Christmas, Violence, and Being White in America
Usually, I associate Christmas with things like hot wassail, sleeplessness and family-time. Pleasant memories, conjured up by the comfort of tradition. This year, though, I can't help but feel more than a twinge of discomfort. While I sip on my wassail and give in to my mother's good-natured but never-ending deluge of family pictures, the children, siblings, and parents of Mike Brown, Trayvon Martin, Eric Garner, and Tamir Rice are likely experiencing a heartbreaking holiday. I don't want to speak for them, but I can only imagine that they are suffering.
So, I could plunge into self-inflicted, so-called "white guilt," punishing myself for being born with a privilege these men never had access to. This response, however, is ultimately self-serving: to assure myself that I feel bad about what's happening so that my life can remain functionally unchanged. When I find myself swinging between feelings of outrage and despair, as I have been for months now, hungering and thirsting for true righteousness, I've learned to instead turn to the source of my hope.
Jesus was undeniably born into a violent world and a violent narrative. The very location of his birth was forcefully moved by the oppressive empire (Rome) who issued a census (for the purposes of accurate taxation) of the far-reaching empire they settled and built by force (Luke 2.1). Upon finding out that Eastern mystics came seeking another prophesied King, the paranoid and power-hungry vassal-king the Romans put in place to subdue the Jewish region of their empire, Herod, immediately slaughtered every two-year-old boy in the vicinity of Jesus' birth town, Bethlehem (Matthew 2.16). To ancient Jewish readers, this event would immediately call to mind yet another foreign oppressor from their past, Pharaoh in Egypt, who at one point threw every Hebrew boy into the Nile for fear of their growing numbers (Exodus 1.22).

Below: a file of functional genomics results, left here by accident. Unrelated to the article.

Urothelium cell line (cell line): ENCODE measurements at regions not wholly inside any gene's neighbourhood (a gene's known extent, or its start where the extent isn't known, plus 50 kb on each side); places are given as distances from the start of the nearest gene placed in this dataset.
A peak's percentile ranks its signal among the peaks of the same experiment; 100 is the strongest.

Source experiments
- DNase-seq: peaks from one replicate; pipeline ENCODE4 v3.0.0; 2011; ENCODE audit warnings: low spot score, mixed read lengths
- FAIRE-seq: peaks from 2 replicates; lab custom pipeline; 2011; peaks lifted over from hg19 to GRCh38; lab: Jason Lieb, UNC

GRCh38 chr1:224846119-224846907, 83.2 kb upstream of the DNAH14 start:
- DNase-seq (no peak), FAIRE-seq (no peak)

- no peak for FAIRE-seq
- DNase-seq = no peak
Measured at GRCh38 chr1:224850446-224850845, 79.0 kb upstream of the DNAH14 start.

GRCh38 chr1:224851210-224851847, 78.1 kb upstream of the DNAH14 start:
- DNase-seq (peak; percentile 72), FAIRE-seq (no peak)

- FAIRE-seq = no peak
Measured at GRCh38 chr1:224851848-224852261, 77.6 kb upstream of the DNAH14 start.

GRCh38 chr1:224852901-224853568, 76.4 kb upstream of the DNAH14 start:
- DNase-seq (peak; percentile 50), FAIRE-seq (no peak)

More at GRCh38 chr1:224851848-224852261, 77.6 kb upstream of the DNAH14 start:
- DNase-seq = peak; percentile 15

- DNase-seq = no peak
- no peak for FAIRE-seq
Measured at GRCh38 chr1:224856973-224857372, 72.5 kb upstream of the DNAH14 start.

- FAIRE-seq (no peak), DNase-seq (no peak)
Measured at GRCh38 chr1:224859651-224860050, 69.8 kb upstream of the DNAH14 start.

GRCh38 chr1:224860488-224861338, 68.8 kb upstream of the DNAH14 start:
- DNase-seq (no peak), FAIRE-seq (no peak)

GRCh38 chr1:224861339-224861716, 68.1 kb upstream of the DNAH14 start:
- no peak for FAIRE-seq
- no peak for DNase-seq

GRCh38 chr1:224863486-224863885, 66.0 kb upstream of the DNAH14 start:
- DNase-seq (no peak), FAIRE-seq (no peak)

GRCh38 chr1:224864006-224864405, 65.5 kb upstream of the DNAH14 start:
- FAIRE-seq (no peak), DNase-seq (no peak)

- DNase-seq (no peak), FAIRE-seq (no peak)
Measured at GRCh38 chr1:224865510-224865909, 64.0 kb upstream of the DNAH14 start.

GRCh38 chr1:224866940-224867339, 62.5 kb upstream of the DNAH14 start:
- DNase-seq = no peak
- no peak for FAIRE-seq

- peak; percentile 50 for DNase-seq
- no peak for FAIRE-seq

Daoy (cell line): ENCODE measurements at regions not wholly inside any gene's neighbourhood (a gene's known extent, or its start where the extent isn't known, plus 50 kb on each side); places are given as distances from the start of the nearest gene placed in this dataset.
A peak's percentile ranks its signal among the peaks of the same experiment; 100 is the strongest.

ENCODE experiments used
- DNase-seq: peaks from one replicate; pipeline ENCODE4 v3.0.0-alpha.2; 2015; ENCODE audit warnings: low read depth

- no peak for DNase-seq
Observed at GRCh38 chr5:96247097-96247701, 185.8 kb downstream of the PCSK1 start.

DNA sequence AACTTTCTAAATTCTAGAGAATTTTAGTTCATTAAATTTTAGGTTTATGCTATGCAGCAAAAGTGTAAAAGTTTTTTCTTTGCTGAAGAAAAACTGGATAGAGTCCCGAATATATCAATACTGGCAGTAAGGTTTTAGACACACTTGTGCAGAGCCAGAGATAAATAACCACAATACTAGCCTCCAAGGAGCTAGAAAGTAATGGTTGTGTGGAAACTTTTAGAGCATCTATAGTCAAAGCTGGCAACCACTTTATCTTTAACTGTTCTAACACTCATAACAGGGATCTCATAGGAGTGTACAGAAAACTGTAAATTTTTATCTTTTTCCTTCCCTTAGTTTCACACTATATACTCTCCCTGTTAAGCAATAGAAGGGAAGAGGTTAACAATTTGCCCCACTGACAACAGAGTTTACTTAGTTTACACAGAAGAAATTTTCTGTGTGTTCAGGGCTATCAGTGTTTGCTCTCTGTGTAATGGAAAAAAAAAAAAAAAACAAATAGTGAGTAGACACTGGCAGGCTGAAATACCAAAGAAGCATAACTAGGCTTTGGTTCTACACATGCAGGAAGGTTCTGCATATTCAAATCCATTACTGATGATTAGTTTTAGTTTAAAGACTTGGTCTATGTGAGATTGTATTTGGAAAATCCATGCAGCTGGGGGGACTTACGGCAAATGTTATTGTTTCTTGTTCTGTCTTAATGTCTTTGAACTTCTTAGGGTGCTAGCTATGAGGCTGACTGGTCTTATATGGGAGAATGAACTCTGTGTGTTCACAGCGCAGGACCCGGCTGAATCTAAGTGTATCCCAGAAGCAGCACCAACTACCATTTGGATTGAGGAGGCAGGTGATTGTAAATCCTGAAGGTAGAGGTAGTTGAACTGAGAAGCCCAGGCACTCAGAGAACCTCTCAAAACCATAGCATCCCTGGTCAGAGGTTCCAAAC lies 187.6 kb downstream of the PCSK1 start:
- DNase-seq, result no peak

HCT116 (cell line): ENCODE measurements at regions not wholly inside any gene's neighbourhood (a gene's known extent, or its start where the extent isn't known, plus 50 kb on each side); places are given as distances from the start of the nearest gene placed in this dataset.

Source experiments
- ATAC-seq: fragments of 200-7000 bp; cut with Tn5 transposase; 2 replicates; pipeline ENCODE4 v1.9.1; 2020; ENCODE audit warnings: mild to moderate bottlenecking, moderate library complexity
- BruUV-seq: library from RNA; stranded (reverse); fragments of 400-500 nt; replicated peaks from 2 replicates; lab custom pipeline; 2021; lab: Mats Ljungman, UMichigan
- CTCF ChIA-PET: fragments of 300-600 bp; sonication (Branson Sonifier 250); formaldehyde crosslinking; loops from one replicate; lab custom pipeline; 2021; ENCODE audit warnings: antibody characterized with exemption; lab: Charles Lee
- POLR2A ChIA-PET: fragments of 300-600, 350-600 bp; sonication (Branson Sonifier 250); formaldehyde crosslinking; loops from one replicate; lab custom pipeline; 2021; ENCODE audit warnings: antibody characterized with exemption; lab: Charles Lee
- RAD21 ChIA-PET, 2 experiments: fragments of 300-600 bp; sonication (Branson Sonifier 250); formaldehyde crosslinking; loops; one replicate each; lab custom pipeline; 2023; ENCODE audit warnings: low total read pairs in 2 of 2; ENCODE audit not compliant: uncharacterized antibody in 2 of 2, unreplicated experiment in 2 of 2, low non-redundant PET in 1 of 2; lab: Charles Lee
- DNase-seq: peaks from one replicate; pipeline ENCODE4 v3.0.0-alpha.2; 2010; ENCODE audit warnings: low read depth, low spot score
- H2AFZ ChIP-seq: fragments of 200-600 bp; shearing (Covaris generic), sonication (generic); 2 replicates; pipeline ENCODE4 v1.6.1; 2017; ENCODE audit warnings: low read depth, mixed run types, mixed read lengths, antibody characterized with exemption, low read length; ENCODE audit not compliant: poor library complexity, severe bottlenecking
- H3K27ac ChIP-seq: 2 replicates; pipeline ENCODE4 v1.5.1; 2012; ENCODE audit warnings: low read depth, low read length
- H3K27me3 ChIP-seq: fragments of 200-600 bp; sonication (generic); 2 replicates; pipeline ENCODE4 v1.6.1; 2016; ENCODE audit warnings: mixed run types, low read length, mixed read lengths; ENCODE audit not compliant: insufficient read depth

Here we have a people, a tribe, an ethnic group, repeatedly subjugated by foreign power. When this power is seemingly threatened, either in truth or by perception, violent means are taken to eliminate said threat. Even Israel, the tribe chosen by God to bless the world, was not immune to the temptation of exercising such power to violent ends once they had an established kingdom and military power (see the long list of wicked Kings in the Old Testament books of Kings and Chronicles). This is what humans do. This is the mess we create when left to our own devices. This is the "wickedness" that God saw when he looked down and "regretted that he had made human beings on the earth." (Genesis 6.6)
But, looking down at us, in a self-inflicted disaster rooted in our original desire to have God-like power (see Genesis 3.5), God's love for his creation prevailed. God's love eclipsed His regret at what we became, and God came to us. God came through a young, scared peasant girl who courageously and thoughtfully took on the responsibility of mothering an unexpected child. God's love came through Joseph, a righteous man who preserved the sanctity of his wedding vows, but refused the temptation to publicly shame his pregnant fiance and instead submitted himself to the process of fathering a child that wasn't his own. God's love came through Jesus, who placed himself in the middle of the worst that humans could throw at him, the violence that we inevitably turn to when we seek to establish our own "kingdoms" among ourselves, rather than God's.
There is despair in the black community of America. Cornel West would call it a sense of "nihilism," a deep and profound feeling of worthlessness. While people very quickly want to debate the particulars of each incident, the innocence of the victims, the grand jury process, the question of militarism of the police, or the fact that white men get shot by black cops and the media has nothing to say about it, I can't help but feel a similar sense of despair. All is not right in the world, and no debate, explanation, or media-blaming can ultimately make me feel better about that.
As people of the cross, the community surrounding that tragic symbol of what humans will do to an innocent life, to their very Creator come among them, we truly cannot hold ourselves distantly aloof from the recent happenings in our country. We can't hide behind explanations and arguments for one simple reason: God didn't.
Jesus had the ultimate opportunity to stay unaffected by the disaster we created, and he instead chose ultimate intimacy with our sin (Philippians 2.6-8). If you call yourself a Christian, if you seek to put your life at all under Jesus' lordship and ruling, and if you ever utter the phrase, "Your kingdom come, on earth as it is in heaven," then I implore you to follow Jesus into the mess. Stop using whatever you are using to keep yourself at a distance. Think upon that helpless baby, born among animal feces and eventually killed as a criminal, naked and bleeding and on display for all to deride, and allow yourself to enter the brokenness surrounding us.
I promise that Jesus is already there.